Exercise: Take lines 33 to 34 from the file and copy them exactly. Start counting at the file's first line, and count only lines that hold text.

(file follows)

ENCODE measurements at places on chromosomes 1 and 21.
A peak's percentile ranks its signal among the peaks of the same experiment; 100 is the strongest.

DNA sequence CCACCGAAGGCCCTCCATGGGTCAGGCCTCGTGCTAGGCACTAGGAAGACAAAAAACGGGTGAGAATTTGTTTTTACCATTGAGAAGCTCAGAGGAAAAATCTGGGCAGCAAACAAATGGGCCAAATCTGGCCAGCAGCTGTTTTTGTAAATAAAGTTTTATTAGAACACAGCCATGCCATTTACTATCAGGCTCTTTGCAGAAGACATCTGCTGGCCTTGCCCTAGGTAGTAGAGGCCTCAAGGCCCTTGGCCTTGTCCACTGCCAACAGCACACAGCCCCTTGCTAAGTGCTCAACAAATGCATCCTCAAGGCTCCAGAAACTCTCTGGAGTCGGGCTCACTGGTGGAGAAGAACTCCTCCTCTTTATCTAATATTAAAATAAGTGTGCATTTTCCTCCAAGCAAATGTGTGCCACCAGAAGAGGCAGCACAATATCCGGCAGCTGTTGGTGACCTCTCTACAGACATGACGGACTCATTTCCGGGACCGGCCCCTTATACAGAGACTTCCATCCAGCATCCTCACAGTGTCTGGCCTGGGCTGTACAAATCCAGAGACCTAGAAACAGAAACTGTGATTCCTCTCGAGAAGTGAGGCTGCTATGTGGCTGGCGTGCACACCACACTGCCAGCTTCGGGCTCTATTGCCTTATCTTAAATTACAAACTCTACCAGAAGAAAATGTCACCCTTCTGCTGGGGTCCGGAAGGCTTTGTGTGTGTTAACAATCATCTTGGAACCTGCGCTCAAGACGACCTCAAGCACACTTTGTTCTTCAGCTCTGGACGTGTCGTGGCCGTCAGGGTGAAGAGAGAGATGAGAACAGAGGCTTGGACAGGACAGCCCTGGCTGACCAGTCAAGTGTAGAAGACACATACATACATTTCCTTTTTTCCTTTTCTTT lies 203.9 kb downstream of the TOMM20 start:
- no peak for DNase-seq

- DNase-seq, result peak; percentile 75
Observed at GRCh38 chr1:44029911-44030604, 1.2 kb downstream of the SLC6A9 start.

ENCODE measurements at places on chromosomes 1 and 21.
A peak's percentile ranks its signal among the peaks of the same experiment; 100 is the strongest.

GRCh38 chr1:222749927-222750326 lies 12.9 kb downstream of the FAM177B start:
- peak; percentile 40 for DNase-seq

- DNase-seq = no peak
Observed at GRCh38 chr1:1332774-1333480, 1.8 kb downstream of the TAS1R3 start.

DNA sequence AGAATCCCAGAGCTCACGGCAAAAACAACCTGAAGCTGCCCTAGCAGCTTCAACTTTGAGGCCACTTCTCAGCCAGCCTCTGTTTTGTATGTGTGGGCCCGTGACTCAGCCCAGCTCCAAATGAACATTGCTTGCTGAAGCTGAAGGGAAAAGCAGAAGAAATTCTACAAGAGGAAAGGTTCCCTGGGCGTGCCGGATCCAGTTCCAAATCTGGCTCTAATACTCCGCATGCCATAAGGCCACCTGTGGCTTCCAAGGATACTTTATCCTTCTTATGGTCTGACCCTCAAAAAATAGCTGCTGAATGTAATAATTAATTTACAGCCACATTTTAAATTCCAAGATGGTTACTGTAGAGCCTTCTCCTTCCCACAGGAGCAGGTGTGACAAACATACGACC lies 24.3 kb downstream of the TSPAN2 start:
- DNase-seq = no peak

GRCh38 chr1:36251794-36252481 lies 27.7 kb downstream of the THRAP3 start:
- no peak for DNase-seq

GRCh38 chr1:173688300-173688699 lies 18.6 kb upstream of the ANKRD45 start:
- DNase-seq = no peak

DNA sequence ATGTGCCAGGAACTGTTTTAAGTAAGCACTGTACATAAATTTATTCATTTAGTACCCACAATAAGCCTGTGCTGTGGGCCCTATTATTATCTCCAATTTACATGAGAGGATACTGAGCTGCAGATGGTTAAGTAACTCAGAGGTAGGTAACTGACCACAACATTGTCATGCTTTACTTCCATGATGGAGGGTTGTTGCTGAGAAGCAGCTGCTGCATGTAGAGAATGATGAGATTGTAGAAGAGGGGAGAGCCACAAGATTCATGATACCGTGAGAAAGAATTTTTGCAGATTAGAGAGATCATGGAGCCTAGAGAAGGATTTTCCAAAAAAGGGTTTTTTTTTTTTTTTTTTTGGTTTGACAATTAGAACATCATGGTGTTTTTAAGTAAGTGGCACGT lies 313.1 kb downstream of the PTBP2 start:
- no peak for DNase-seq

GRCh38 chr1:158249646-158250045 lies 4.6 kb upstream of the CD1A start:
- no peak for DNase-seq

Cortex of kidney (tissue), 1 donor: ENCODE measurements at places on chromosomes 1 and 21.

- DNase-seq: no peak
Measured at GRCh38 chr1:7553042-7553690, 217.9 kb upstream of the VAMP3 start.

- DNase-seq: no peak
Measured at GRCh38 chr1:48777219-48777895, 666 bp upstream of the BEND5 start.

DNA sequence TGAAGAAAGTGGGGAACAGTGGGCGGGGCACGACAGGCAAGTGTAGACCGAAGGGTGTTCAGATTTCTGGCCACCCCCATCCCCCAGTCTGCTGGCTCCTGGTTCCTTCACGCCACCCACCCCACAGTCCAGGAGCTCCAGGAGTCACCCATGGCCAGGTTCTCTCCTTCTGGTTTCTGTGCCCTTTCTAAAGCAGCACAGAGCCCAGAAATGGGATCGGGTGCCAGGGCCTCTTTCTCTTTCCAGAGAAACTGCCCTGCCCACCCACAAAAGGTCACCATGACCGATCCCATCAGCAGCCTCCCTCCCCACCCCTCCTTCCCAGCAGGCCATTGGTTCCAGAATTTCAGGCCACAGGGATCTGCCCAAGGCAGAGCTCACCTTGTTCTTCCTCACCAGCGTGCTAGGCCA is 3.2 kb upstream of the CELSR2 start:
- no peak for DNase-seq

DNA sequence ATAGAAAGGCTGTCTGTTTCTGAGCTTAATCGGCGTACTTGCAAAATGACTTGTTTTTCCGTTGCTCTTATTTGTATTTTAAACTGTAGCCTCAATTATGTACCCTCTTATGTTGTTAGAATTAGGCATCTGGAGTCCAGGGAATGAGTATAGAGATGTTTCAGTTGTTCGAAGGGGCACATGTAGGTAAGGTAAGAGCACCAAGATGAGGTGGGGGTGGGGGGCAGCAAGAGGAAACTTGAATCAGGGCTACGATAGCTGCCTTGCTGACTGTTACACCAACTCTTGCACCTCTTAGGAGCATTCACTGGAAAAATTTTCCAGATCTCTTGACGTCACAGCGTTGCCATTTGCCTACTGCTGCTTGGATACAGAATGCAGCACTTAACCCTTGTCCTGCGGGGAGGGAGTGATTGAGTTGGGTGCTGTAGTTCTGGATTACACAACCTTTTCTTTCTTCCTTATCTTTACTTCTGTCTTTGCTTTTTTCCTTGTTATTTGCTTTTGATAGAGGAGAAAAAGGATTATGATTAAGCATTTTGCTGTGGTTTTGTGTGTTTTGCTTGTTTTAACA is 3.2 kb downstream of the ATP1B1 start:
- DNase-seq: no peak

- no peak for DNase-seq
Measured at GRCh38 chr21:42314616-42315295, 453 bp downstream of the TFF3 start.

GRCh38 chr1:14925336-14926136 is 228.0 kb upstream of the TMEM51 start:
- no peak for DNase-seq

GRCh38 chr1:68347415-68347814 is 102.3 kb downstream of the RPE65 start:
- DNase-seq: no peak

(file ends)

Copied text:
Measured at GRCh38 chr21:42314616-42315295, 453 bp downstream of the TFF3 start.

GRCh38 chr1:14925336-14926136 is 228.0 kb upstream of the TMEM51 start: